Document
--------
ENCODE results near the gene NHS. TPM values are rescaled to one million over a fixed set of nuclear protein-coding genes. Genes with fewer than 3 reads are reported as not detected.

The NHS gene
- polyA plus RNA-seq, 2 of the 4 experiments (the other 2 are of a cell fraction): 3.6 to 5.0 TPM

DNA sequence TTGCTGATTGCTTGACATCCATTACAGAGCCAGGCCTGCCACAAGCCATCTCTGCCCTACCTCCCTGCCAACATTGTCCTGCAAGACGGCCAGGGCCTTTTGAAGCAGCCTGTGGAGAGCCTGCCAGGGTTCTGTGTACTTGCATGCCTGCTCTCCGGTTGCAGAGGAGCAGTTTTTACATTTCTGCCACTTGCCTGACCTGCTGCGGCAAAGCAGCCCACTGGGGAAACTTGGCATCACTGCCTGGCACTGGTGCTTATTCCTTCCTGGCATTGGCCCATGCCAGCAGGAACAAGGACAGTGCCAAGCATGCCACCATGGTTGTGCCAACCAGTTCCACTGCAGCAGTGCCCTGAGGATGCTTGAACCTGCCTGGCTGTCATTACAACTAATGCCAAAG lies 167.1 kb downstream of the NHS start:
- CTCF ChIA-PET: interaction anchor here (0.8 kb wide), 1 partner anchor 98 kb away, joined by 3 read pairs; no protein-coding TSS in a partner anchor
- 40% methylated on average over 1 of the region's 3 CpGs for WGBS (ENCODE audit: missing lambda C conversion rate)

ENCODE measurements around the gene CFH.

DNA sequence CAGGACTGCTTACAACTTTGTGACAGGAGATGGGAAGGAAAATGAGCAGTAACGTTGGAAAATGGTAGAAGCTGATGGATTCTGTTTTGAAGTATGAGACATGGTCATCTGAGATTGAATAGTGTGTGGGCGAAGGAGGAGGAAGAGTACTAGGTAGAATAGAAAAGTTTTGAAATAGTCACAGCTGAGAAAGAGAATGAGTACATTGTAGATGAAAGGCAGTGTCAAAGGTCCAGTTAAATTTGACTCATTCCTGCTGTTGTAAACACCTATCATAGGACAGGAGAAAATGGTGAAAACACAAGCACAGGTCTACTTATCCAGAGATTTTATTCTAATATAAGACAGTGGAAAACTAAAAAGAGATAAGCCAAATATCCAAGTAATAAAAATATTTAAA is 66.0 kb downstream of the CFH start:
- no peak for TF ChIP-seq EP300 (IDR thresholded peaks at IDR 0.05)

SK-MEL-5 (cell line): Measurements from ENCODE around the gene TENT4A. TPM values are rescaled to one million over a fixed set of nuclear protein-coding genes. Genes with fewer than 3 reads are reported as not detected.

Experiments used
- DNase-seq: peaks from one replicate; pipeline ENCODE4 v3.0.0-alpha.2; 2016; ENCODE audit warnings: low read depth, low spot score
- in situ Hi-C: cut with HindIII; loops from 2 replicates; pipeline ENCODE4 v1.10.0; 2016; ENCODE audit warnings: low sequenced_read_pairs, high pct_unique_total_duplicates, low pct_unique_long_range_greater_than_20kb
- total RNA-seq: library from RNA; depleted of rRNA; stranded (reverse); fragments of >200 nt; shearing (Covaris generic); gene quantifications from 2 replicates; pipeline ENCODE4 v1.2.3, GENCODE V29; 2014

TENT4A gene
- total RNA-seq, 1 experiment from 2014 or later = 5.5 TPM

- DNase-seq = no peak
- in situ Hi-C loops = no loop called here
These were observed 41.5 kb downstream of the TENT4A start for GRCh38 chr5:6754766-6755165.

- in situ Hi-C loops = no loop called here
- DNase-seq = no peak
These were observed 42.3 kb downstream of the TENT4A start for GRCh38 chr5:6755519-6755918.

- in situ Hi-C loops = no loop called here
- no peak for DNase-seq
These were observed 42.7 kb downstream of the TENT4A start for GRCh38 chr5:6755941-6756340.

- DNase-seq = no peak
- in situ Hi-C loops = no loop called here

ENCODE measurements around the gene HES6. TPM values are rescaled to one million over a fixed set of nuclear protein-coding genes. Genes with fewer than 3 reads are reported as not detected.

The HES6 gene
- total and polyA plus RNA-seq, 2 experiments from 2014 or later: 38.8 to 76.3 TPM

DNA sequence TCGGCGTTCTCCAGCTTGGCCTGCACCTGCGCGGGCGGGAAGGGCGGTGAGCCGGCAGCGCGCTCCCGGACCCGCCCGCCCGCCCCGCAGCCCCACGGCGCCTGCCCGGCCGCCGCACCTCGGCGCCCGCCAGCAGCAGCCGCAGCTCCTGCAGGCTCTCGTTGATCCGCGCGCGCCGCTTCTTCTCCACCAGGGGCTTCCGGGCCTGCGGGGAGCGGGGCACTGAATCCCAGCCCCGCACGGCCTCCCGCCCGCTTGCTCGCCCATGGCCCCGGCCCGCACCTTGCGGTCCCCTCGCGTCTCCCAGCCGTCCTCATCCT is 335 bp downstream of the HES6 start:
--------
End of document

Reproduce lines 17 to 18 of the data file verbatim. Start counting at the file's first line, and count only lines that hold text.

- DNase-seq = no peak
- in situ Hi-C loops = no loop called here